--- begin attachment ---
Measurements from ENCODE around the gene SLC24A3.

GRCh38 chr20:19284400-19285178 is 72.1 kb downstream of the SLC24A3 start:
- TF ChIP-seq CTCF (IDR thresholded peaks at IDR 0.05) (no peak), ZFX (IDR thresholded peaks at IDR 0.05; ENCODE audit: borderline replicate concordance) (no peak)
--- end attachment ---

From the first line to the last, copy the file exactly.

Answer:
Measurements from ENCODE around the gene SLC24A3.

GRCh38 chr20:19284400-19285178 is 72.1 kb downstream of the SLC24A3 start:
- TF ChIP-seq CTCF (IDR thresholded peaks at IDR 0.05) (no peak), ZFX (IDR thresholded peaks at IDR 0.05; ENCODE audit: borderline replicate concordance) (no peak)